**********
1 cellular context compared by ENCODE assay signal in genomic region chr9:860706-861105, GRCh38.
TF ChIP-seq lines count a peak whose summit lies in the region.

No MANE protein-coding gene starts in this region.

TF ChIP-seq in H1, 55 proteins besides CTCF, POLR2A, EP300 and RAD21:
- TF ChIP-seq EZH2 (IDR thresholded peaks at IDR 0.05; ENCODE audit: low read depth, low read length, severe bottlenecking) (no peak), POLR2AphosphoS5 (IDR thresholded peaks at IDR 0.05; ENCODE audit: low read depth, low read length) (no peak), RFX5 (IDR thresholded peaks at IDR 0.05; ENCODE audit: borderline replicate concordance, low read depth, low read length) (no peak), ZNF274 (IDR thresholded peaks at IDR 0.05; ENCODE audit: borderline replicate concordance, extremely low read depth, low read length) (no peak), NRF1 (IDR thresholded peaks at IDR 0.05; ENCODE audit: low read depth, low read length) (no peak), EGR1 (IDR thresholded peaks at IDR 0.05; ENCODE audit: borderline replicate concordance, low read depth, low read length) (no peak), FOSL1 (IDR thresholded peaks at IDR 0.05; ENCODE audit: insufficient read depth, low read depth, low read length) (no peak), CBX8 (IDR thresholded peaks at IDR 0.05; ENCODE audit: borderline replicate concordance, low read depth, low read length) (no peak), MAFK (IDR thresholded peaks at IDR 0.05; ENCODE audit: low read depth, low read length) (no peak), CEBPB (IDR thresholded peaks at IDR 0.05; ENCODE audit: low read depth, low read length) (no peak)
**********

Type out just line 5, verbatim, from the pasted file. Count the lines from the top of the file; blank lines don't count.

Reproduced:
- TF ChIP-seq EZH2 (IDR thresholded peaks at IDR 0.05; ENCODE audit: low read depth, low read length, severe bottlenecking) (no peak), POLR2AphosphoS5 (IDR thresholded peaks at IDR 0.05; ENCODE audit: low read depth, low read length) (no peak), RFX5 (IDR thresholded peaks at IDR 0.05; ENCODE audit: borderline replicate concordance, low read depth, low read length) (no peak), ZNF274 (IDR thresholded peaks at IDR 0.05; ENCODE audit: borderline replicate concordance, extremely low read depth, low read length) (no peak), NRF1 (IDR thresholded peaks at IDR 0.05; ENCODE audit: low read depth, low read length) (no peak), EGR1 (IDR thresholded peaks at IDR 0.05; ENCODE audit: borderline replicate concordance, low read depth, low read length) (no peak), FOSL1 (IDR thresholded peaks at IDR 0.05; ENCODE audit: insufficient read depth, low read depth, low read length) (no peak), CBX8 (IDR thresholded peaks at IDR 0.05; ENCODE audit: borderline replicate concordance, low read depth, low read length) (no peak), MAFK (IDR thresholded peaks at IDR 0.05; ENCODE audit: low read depth, low read length) (no peak), CEBPB (IDR thresholded peaks at IDR 0.05; ENCODE audit: low read depth, low read length) (no peak)